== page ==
I Got Rhythm, I Got Margin (Who Could Ask for Anything More?)

For those of us in ministry, fatigue can often seem like a badge of honor. “Look at me! I’m so sold out for God that I’m burnt out all the time!” But God didn’t design us to be perennially run down. It is possible—and far preferable—to steward our bodies and minds, living healthy lives instead of constantly fatigued ones.

To be consistently healthy, you need two things: rhythm and margin.

Rhythm: Familiar Yet Novel

God made the world according to rhythms, and there is something inherently beautiful about them. Rhythms combine our innate desire for the familiar with our equally innate desire for the novelRhythms are simultaneously comfortable yet exciting.

In Genesis 1, God created the universe in a beautiful, sequenced rhythm. The seasons follow each other in the same fashion. Our bodies reflect this rhythm, as our lungs and heart follow specific repeating patterns. Music, even the most bizarre, always follows a set rhythm. Stories, too.

Rhythm keeps you from running down. The alternative to following a rhythm is that you will find yourself rushing from one thing to the next, getting “inexplicably” tired. But it’s not inexplicable: it’s by design. Running wide open in everything you do wears you out.

Many people feel like adopting a rhythm or pattern in personal areas of life means that they’ll become routine and stale. When we schedule something, we think, we risk cheapening its authenticity and sincerity. But I’ve found the opposite to be the case. If I don’t make intentional for most things, they don’t stay fresh and authentic—they simply don’t happen at all.

Take, as just one example, reading books. People often ask me how I read as many books as I do. A lot of that is that I set aside 30 minutes every night to read. It’s a part of my daily rhythm. You’d be surprised what you can accomplish when you have designated time in your daily or weekly rhythm.

To recover a rhythm in your life, you need intentionality and constancy. Designate a recurring time for the important parts of your life, and stick to it. Do your quiet time at the same time every day. Carve out time with your spouse and your children. And if your work is like mine—requiring many of the same activities week after week—then follow a pattern. Brainstorm, execute, celebrate, rest.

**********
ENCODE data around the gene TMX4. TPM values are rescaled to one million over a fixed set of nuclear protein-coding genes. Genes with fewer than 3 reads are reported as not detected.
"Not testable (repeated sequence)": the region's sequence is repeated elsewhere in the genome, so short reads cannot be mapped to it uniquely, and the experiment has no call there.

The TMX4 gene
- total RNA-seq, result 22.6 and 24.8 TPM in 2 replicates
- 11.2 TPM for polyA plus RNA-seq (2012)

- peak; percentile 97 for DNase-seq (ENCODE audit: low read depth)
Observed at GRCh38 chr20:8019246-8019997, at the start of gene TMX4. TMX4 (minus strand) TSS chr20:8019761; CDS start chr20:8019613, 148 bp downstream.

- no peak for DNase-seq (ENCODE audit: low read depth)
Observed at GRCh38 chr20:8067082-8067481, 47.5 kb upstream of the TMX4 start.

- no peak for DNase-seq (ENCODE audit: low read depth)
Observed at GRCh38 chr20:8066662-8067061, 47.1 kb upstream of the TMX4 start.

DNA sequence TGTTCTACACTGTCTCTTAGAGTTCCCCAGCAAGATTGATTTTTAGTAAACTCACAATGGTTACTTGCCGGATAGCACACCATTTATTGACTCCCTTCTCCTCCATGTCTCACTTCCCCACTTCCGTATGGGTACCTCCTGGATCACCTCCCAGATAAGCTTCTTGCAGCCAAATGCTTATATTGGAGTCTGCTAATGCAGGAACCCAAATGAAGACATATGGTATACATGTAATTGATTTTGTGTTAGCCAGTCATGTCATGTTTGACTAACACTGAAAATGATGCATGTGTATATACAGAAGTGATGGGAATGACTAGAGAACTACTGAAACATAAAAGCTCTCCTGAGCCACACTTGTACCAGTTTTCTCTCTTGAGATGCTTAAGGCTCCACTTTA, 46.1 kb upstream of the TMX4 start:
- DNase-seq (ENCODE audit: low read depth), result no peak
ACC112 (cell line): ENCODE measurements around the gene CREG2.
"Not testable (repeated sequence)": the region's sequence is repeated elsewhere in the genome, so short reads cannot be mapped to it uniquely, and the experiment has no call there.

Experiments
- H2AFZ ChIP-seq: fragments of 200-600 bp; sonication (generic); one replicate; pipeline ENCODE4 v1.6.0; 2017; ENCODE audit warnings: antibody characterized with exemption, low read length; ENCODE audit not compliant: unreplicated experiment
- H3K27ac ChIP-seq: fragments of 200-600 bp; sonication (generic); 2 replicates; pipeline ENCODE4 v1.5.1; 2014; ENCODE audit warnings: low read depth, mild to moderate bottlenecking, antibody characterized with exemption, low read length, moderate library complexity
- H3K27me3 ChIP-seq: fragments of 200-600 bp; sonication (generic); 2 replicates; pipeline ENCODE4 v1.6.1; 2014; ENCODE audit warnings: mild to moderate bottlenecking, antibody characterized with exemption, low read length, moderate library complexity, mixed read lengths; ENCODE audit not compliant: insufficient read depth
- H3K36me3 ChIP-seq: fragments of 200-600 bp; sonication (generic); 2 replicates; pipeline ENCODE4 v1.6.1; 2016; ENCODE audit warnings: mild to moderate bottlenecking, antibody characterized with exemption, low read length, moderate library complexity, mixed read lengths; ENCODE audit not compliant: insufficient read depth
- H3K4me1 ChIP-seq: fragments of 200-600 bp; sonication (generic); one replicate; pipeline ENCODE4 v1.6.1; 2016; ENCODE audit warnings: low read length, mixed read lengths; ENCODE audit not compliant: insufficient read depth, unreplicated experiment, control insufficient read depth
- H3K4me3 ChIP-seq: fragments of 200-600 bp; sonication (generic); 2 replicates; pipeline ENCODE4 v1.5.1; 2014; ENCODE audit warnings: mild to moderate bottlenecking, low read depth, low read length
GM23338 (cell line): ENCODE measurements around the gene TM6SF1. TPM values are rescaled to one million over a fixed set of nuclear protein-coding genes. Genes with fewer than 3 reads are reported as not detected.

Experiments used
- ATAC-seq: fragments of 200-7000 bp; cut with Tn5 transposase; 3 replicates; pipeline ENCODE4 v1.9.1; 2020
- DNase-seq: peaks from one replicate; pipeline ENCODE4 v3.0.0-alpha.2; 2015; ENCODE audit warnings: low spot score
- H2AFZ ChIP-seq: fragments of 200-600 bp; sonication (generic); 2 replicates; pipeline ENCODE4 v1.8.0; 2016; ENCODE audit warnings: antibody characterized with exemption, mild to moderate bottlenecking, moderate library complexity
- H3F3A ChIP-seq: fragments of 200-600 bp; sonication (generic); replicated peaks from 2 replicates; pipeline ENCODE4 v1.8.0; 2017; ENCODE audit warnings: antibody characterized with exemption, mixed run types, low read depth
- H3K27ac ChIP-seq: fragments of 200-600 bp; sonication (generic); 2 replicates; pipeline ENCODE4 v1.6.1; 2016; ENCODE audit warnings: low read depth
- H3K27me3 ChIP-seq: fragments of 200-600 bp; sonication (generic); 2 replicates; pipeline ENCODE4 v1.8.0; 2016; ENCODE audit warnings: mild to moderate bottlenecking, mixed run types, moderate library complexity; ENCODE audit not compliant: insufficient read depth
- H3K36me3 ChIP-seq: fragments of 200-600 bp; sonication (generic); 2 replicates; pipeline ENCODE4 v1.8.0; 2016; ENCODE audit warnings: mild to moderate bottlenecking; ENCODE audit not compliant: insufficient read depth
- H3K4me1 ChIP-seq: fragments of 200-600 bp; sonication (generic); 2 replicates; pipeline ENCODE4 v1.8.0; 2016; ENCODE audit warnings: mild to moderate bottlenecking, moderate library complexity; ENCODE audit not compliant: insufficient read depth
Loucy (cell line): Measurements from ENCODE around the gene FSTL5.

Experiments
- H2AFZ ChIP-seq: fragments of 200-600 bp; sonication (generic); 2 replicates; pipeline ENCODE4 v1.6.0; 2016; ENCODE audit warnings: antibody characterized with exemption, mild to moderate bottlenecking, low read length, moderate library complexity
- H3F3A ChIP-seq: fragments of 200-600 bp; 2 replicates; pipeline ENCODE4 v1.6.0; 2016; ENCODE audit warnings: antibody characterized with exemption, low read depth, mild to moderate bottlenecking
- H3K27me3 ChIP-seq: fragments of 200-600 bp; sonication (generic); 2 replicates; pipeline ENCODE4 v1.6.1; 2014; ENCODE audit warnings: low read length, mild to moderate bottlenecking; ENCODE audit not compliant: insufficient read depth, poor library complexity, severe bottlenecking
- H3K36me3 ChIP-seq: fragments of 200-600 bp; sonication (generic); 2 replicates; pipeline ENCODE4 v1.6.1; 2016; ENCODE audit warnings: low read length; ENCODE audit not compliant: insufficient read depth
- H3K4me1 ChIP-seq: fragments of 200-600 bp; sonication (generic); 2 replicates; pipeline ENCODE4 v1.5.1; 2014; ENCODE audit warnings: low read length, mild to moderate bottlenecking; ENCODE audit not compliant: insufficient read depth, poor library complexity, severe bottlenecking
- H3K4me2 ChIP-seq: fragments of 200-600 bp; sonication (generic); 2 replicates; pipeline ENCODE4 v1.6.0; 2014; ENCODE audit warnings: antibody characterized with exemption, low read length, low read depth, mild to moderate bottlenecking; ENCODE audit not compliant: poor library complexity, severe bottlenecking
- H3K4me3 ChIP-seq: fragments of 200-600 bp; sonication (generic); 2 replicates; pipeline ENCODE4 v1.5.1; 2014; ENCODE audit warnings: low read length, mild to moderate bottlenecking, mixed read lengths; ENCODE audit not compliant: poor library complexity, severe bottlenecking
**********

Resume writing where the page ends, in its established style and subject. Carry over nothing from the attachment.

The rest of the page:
Most people can sustain tremendous amounts of strain if they know what to expect. And that is precisely what rhythm accomplishes.

Margin: Don’t Max Out

Margin dovetails in to the idea of rhythm. A rhythmic life will be one that has plenty of “give” to it. Stress doesn’t just come from challenging tasks, but from maxing out all of our capacities. Margin means we intentionally keep ourselves from constantly running “in the red.”

So pull out your calendar and ask yourself: what do you need to do in the upcoming week? This should be a short list. Eat. Sleep. Grow spiritually. Perform your job well. Love your family. These aren’t necessarily easy tasks, but they should be simple to come up with.

The next step is always easier to say than to do: ensure that you have time for these “big rocks,” and keep the peripheral items peripheral. You need to take control of your calendar, because if you don’t, someone will take control of it for you.

As Reggie Joiner says in Parenting Beyond Your Capacity,

“By prioritizing what matters most, you end up with more time. Well, maybe not more actual time, but more margin. You cut the clutter out of your life. You begin to sort through the issues that both positively and negatively affect your capacity. You’ll tend to learn what’s most important because you’re doing more important things.” (173)

More margin means more energy. Asking ourselves some simple questions can identify whether we’re recharging how we should be. Do I regularly exercise? Do I know how much sleep my body needs, and carve out time for it? (Approximately 1–3% of the population can legitimately get by on less sleep. Be honest: it’s probably not you.) Do I know my body’s diet needs for maximum energy? Do I regularly retreat to find beauty in nature, literature, music?

One particularly dangerous thief of margin is social media. When it comes to social media, there are a lot of benefits. But nothing can eat up margin (and subtly increase stress) like Facebook and Twitter. Social media jumbles up the brain, amps up anxiety, and reduces motivation. It’s a mess.

So what to do? This article had some helpful tips. For instance:

  • Schedule your social media time, and stick to it. You can still look at Twitter, but set aside a 15-minute slot to do it, and be strict with yourself.
  • Don’t check it at night. Social media is a stimulant, so checking it just before bed keeps you from winding down. If I check out Twitter before I lay down, I find myself jittery and unable to relax.
  • Unfollow some of the people you envy. Nothing can kill my motivation like seeing a few tweets from successful people. The tweets themselves may be wholesome and helpful, but they often draw me down a road of jealousy. Next thing I know, I’m bitterly focused more on what I’m not doing than what I am doing. That’s not healthy for my heart or productive for my time.

It’s no sin to be exhausted. But too many of us are needlessly exhausted. Cultivate a life of rhythm and margin and trust God to work, even while you are resting.

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